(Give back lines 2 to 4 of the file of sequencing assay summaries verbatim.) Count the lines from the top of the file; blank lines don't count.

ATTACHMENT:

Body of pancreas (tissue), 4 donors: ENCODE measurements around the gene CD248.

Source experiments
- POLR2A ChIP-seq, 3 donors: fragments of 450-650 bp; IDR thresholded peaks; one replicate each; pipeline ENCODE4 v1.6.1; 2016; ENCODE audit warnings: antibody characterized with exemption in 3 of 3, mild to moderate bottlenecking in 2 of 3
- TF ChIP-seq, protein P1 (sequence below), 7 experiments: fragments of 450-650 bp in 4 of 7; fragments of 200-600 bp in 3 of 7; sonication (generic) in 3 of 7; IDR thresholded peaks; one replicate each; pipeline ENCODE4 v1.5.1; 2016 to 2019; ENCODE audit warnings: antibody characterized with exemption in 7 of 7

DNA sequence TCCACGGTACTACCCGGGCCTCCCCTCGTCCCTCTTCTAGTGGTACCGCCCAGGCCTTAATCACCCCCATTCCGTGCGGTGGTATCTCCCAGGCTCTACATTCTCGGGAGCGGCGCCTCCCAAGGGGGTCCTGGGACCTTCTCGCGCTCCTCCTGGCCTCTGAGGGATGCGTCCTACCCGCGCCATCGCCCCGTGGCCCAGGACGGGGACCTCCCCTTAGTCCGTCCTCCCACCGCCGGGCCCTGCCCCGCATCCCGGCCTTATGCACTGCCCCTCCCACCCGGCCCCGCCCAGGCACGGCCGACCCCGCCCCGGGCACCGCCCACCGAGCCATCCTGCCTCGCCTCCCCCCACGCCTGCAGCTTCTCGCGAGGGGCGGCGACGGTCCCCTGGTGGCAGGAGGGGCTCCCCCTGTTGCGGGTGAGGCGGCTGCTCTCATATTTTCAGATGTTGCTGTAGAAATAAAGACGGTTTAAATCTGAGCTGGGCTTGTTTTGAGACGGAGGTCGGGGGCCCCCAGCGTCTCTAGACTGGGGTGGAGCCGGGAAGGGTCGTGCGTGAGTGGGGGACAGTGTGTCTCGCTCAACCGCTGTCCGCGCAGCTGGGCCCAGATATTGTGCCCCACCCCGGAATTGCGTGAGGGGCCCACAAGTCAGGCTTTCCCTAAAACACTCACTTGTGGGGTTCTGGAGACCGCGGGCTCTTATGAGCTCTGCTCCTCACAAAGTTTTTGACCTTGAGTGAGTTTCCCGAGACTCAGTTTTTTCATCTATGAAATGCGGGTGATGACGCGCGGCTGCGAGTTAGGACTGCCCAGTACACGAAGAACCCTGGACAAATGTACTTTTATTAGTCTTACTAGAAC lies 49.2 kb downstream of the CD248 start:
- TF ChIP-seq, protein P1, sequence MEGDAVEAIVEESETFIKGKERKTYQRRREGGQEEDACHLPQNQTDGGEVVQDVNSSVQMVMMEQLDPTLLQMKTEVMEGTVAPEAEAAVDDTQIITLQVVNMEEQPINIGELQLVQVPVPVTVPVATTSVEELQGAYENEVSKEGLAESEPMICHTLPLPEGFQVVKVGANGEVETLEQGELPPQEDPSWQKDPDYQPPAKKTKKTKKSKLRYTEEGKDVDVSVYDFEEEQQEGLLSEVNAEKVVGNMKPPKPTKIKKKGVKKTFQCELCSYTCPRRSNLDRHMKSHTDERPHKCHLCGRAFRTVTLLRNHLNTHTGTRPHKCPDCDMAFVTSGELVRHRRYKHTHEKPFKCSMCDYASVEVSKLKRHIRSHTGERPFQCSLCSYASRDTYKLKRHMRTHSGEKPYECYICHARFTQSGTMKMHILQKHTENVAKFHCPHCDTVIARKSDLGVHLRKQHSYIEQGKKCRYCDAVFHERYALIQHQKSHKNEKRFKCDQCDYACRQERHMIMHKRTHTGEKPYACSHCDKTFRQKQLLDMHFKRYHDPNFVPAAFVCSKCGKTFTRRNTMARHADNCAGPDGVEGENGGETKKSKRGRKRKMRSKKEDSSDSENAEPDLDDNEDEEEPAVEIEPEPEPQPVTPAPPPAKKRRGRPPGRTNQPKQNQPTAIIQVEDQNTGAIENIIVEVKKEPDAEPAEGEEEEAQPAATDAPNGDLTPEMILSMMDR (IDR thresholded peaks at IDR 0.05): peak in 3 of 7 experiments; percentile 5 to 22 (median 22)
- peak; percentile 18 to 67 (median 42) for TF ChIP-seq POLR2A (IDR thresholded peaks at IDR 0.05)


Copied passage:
Source experiments
- POLR2A ChIP-seq, 3 donors: fragments of 450-650 bp; IDR thresholded peaks; one replicate each; pipeline ENCODE4 v1.6.1; 2016; ENCODE audit warnings: antibody characterized with exemption in 3 of 3, mild to moderate bottlenecking in 2 of 3
- TF ChIP-seq, protein P1 (sequence below), 7 experiments: fragments of 450-650 bp in 4 of 7; fragments of 200-600 bp in 3 of 7; sonication (generic) in 3 of 7; IDR thresholded peaks; one replicate each; pipeline ENCODE4 v1.5.1; 2016 to 2019; ENCODE audit warnings: antibody characterized with exemption in 7 of 7